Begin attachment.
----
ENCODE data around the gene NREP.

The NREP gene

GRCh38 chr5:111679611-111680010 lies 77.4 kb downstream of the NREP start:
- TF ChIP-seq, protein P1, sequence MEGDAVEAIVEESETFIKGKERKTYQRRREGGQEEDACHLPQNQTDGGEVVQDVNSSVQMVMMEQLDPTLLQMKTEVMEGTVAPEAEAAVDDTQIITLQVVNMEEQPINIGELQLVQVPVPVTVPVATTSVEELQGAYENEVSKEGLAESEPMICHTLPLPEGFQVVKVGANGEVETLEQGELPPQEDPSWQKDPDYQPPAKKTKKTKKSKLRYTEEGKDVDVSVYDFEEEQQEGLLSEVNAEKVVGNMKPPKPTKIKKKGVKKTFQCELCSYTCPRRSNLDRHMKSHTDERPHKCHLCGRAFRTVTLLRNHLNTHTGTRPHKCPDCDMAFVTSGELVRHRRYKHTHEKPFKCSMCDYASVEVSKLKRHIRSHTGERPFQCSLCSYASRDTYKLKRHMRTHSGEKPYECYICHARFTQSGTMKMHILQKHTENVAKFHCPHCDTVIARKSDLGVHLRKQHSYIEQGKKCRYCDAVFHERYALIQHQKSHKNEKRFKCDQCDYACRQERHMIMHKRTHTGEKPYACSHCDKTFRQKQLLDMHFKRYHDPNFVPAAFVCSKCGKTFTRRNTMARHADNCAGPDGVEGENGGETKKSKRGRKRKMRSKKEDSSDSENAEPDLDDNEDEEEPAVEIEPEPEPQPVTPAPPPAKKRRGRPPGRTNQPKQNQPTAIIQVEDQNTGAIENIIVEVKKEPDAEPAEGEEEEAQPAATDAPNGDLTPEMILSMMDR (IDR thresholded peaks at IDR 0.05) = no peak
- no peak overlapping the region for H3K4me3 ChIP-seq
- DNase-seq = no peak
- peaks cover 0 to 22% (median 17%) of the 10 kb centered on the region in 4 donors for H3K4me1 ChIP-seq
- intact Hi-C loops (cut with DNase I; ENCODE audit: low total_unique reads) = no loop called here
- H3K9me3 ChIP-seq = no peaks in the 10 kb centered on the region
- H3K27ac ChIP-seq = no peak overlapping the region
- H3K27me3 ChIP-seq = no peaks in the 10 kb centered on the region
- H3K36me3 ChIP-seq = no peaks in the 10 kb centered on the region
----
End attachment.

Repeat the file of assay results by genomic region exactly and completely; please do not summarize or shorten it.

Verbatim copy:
ENCODE data around the gene NREP.

The NREP gene

GRCh38 chr5:111679611-111680010 lies 77.4 kb downstream of the NREP start:
- TF ChIP-seq, protein P1, sequence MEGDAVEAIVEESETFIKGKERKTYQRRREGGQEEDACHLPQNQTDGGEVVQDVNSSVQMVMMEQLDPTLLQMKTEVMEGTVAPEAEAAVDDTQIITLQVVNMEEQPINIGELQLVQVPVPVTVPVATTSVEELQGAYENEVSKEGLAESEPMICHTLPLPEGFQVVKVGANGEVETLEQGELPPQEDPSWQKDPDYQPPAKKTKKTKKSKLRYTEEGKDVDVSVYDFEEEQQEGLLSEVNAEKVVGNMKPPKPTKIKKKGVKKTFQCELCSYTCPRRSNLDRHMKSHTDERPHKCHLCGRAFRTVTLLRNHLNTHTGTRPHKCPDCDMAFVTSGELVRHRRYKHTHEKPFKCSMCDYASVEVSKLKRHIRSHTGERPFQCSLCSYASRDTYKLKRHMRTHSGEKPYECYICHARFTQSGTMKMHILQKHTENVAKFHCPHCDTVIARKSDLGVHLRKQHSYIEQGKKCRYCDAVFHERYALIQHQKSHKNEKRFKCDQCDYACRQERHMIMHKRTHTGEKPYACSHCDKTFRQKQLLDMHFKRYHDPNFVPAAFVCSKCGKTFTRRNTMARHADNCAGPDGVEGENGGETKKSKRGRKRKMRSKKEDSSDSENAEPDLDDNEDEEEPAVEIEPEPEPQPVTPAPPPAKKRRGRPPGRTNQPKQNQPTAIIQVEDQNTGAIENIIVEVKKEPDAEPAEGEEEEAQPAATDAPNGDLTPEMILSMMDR (IDR thresholded peaks at IDR 0.05) = no peak
- no peak overlapping the region for H3K4me3 ChIP-seq
- DNase-seq = no peak
- peaks cover 0 to 22% (median 17%) of the 10 kb centered on the region in 4 donors for H3K4me1 ChIP-seq
- intact Hi-C loops (cut with DNase I; ENCODE audit: low total_unique reads) = no loop called here
- H3K9me3 ChIP-seq = no peaks in the 10 kb centered on the region
- H3K27ac ChIP-seq = no peak overlapping the region
- H3K27me3 ChIP-seq = no peaks in the 10 kb centered on the region
- H3K36me3 ChIP-seq = no peaks in the 10 kb centered on the region